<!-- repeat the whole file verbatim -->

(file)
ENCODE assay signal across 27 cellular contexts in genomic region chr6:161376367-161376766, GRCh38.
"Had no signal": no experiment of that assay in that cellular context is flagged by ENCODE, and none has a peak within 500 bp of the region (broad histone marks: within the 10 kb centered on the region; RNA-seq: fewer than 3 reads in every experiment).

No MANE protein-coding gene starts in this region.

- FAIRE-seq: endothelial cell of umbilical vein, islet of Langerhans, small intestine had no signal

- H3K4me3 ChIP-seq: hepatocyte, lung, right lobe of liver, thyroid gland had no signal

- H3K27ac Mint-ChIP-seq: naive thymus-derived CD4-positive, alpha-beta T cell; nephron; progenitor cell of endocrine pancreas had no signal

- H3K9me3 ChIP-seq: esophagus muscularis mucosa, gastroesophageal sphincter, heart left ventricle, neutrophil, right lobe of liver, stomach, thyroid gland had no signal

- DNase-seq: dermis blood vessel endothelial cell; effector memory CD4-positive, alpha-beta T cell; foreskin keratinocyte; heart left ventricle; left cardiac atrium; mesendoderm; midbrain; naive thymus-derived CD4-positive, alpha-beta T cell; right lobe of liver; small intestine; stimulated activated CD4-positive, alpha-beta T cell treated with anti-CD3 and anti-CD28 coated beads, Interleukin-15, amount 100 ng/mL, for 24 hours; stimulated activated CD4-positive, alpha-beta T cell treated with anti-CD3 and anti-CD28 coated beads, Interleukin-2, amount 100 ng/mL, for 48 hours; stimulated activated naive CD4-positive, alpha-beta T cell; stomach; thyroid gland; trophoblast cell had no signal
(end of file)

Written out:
ENCODE assay signal across 27 cellular contexts in genomic region chr6:161376367-161376766, GRCh38.
"Had no signal": no experiment of that assay in that cellular context is flagged by ENCODE, and none has a peak within 500 bp of the region (broad histone marks: within the 10 kb centered on the region; RNA-seq: fewer than 3 reads in every experiment).

No MANE protein-coding gene starts in this region.

- FAIRE-seq: endothelial cell of umbilical vein, islet of Langerhans, small intestine had no signal

- H3K4me3 ChIP-seq: hepatocyte, lung, right lobe of liver, thyroid gland had no signal

- H3K27ac Mint-ChIP-seq: naive thymus-derived CD4-positive, alpha-beta T cell; nephron; progenitor cell of endocrine pancreas had no signal

- H3K9me3 ChIP-seq: esophagus muscularis mucosa, gastroesophageal sphincter, heart left ventricle, neutrophil, right lobe of liver, stomach, thyroid gland had no signal

- DNase-seq: dermis blood vessel endothelial cell; effector memory CD4-positive, alpha-beta T cell; foreskin keratinocyte; heart left ventricle; left cardiac atrium; mesendoderm; midbrain; naive thymus-derived CD4-positive, alpha-beta T cell; right lobe of liver; small intestine; stimulated activated CD4-positive, alpha-beta T cell treated with anti-CD3 and anti-CD28 coated beads, Interleukin-15, amount 100 ng/mL, for 24 hours; stimulated activated CD4-positive, alpha-beta T cell treated with anti-CD3 and anti-CD28 coated beads, Interleukin-2, amount 100 ng/mL, for 48 hours; stimulated activated naive CD4-positive, alpha-beta T cell; stomach; thyroid gland; trophoblast cell had no signal